Councillor looking to Lengthman Programme to fix drainage woesTuesday, July 20, 2021
BY ROCHELLE CLAYTON
MONTEGO BAY, St James — Richard Vernon, councillor for the Montego Bay South Division which experienced flooding recently, is hoping the Government's Lengthman Programme will provide the answer to drainage woes in the area.
“I am really looking forward to the prime minister's announcement of the Lengthman Programme right across the length and breadth of Jamaica. Once we have that programme in place, I am hoping that a few [projects] will be assigned to these areas [and] we can have more active maintenance of these infrastructure. [This will result in] a free passage of water so whenever we have a heavy shower, the water can run off as quickly as possible,” said Vernon.
He was speaking with the Jamaica Observer during a routine drain-cleaning operation last Saturday along Lower Bevin Avenue in Montego Bay.
A number of videos made the rounds on social media last Friday, showing pedestrians and vehicles struggling to navigate flooded roadways. The councillor attributed the problem to a combination of much-needed work to improve the drains and residents' improper disposal of garbage.
“We know that the drains here in Montego Bay need upgrading to manage the development that has taken place over the last 30 years and the capacity of water washing down from as far as Cornwall Courts. That area [was] developed a few years [ago] and, of course, with the removal of forestry and the installation and development of concrete, there is more run-off.
“That is why we have the situation with the North Gully where, as soon as it starts raining at the higher end, the lower sections start to flood or overflow,” explained Vernon.
“The contents coming from the drains, a lot of it is not sludge; a lot of it is commercial waste like plastic bottles, Styrofoam [boxes] and plastic bags. I have to keep asking that the citizens of Montego Bay to take better care in how they dispose of their garbage because this is also contributing to the temporary flooding in some areas. Not only will floods damage property but [will] also create a situation where roads are impassable.”
Vernon noted that each year $1.2 million is made available to each councillor from the Parochial Revenue Fund for drain cleaning. The funds are provided in two tranches, once in June and again in September, and Vernon said he does his best to make the most of the allocation though it is woefully inadequate.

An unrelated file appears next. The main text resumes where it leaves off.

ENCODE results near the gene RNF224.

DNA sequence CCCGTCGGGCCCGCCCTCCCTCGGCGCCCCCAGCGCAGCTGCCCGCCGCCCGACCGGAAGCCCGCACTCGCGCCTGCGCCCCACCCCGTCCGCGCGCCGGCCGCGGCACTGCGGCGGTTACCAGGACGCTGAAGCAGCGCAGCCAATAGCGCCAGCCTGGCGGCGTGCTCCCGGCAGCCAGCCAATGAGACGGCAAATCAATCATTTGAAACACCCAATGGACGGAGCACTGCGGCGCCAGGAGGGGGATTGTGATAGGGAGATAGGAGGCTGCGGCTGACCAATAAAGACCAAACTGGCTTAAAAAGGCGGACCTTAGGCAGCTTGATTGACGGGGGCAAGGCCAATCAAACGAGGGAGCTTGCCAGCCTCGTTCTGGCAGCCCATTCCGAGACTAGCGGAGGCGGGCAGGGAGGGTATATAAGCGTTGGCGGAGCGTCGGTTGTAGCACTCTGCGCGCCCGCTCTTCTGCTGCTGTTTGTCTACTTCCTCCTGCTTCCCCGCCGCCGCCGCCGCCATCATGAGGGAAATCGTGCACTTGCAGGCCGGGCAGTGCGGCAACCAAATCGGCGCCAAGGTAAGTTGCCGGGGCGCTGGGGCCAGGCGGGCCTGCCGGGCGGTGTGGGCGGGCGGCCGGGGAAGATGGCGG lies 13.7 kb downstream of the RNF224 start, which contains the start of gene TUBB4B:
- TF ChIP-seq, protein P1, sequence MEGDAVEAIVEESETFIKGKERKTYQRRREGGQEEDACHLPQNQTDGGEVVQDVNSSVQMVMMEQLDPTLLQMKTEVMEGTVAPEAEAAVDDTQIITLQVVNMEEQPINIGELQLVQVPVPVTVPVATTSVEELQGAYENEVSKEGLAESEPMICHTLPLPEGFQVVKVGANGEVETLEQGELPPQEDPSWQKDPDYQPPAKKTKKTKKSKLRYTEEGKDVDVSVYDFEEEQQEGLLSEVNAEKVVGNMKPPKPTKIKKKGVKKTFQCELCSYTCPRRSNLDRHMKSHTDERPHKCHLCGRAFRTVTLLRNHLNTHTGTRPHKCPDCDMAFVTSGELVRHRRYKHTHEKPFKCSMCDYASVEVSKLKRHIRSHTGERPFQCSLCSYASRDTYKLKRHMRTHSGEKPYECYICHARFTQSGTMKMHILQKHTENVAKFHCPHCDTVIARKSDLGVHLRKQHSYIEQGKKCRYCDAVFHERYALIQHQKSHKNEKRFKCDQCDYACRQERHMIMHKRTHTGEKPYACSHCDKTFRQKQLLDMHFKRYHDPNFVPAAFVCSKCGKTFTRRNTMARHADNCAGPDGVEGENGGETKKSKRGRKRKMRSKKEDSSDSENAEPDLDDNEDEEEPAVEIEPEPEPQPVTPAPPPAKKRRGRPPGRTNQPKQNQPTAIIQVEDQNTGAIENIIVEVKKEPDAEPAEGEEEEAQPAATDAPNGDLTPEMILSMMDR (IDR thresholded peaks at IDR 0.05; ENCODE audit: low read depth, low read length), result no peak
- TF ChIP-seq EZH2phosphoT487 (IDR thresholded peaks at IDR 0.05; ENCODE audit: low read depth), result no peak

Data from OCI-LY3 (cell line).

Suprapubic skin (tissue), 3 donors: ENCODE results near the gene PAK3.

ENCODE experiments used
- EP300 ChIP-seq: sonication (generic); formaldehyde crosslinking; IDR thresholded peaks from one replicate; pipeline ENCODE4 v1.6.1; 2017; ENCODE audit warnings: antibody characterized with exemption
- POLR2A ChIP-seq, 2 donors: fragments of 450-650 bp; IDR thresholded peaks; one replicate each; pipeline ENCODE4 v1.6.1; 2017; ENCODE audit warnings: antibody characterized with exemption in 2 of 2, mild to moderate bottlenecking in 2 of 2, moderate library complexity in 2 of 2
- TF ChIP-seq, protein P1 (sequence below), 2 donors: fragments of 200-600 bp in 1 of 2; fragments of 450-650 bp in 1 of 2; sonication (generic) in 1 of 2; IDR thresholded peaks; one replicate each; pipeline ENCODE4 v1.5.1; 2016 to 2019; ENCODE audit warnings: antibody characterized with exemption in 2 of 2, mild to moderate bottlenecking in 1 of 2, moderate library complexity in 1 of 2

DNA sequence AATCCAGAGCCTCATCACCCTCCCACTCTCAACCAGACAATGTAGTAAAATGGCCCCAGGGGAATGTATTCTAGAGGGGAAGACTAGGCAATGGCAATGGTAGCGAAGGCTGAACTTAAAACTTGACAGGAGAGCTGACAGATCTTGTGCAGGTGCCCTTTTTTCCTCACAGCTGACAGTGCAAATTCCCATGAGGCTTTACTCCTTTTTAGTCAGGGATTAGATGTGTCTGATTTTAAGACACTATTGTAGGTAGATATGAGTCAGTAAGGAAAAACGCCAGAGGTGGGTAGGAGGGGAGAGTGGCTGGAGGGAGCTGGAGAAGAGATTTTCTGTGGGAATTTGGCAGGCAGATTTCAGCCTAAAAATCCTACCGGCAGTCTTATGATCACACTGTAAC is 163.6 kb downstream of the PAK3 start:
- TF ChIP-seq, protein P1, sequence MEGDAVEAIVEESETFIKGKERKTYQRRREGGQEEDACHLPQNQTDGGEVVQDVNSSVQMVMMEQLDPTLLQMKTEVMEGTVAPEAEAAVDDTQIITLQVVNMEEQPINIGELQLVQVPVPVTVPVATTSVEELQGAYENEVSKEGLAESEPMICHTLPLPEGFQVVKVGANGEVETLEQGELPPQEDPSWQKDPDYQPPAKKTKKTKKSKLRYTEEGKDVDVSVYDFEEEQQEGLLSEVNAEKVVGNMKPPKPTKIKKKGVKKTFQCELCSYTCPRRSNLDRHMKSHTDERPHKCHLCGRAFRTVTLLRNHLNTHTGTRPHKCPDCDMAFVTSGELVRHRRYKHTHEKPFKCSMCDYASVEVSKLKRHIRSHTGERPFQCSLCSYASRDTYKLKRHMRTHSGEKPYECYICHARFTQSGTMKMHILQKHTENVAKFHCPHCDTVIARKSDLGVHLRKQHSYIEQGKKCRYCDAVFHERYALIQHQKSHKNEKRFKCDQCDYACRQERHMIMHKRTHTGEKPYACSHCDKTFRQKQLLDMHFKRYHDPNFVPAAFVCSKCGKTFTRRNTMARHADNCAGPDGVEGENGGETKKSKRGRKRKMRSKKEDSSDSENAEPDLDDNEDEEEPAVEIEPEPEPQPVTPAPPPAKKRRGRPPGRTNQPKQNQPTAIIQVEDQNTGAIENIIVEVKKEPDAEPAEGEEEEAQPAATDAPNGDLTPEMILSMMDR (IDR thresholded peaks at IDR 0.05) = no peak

“It does not take a lot of time for debris and garbage to build up in these drains; so for us to keep them in pristine condition, they [must] be cleaned regularly,” he said.
The councillor is hoping the Lengthman Programme will increase the regularity with which drains are cleaned.
During his contribution to the 2021/22 budget debate in the House of Representatives on March 18, Prime Minister Andrew Holness explained that the programme – first announced at the Jamaica Labour Party's 76th annual conference in November 2019 – had been delayed as a result of COVID-19 and the need to repair roads damaged by flood rains in July.
The prime minister He also announced details of the pilot project which will see the National Works Agency working on roadways from Dunrobin Avenue along Washington Boulevard, to Mandela Highway leading to the Jose Marti roundabout in St Catherine.
Holness said the Lengthman Programme is intended to facilitate preventative maintenance of critical infrastructure and is to be implemented at the community level by local residents.
“The programme is designed to do two things, one [is] preventative maintenance but it is also designed to bring employment and some relief and bring new income into these communities,” he explained.
Vernon is eagerly anticipating the jobs the project will provide in his division by providing routine drain cleaning.